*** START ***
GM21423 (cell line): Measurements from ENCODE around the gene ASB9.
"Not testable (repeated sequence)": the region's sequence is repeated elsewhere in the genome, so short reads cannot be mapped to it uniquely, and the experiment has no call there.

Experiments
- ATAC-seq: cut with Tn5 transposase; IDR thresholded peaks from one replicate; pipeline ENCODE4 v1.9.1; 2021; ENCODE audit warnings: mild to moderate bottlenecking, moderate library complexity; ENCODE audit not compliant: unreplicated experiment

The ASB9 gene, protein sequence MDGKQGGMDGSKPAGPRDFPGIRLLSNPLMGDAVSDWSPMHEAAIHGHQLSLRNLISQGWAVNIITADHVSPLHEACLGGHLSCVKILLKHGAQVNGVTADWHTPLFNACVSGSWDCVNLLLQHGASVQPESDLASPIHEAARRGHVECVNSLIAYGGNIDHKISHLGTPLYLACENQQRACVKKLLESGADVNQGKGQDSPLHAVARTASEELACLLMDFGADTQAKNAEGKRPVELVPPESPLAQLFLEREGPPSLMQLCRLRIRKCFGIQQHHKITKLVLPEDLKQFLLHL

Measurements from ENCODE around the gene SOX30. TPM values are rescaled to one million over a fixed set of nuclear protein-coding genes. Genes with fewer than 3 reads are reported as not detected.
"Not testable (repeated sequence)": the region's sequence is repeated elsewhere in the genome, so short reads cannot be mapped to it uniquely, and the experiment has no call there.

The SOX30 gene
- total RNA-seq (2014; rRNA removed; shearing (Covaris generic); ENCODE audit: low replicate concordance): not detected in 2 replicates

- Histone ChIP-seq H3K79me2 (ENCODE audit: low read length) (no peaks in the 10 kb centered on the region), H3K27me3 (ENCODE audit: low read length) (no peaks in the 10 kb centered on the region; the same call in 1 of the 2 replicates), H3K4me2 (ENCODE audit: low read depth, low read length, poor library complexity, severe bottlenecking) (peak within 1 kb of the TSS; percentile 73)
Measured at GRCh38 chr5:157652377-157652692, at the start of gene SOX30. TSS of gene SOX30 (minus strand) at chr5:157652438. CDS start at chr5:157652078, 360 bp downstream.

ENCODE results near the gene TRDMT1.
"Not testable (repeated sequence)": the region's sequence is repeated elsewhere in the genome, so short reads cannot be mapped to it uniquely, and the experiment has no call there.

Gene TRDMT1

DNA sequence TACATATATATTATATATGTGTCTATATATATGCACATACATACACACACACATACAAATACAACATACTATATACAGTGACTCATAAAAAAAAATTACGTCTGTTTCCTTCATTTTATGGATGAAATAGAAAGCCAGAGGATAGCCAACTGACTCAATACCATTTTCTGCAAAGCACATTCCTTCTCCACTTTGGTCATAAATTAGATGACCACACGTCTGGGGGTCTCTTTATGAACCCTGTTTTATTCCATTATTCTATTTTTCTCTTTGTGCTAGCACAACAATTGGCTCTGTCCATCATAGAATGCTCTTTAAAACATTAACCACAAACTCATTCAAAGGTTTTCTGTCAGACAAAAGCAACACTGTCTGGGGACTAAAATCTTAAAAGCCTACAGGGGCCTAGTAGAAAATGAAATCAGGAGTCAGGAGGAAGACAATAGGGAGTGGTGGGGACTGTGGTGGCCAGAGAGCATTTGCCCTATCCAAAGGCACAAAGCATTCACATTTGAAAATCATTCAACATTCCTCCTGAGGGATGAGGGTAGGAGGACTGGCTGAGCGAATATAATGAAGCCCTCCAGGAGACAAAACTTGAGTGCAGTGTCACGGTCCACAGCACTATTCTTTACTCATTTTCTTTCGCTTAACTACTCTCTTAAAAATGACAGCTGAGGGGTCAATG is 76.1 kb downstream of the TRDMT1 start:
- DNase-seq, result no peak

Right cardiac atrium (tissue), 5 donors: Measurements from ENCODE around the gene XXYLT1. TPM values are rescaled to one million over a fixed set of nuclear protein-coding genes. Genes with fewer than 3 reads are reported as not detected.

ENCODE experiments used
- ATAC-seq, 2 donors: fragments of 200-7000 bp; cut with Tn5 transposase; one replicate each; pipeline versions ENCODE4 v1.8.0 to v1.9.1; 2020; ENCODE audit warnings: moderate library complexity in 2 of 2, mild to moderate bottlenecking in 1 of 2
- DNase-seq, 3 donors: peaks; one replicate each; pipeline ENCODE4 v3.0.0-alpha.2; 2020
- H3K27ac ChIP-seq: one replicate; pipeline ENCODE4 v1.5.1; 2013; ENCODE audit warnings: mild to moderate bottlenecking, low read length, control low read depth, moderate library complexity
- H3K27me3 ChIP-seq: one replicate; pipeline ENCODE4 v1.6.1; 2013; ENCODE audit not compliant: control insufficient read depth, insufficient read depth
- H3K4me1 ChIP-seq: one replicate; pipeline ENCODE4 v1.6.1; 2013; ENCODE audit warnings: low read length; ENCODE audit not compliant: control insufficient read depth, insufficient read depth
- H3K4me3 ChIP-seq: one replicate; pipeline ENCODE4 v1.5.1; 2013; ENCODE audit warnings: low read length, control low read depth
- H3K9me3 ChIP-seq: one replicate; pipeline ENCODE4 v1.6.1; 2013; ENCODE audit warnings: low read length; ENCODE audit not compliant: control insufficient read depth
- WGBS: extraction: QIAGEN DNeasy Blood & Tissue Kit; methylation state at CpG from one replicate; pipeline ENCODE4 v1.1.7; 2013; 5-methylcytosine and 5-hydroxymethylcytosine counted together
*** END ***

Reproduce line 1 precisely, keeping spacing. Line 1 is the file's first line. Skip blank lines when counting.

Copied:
GM21423 (cell line): Measurements from ENCODE around the gene ASB9.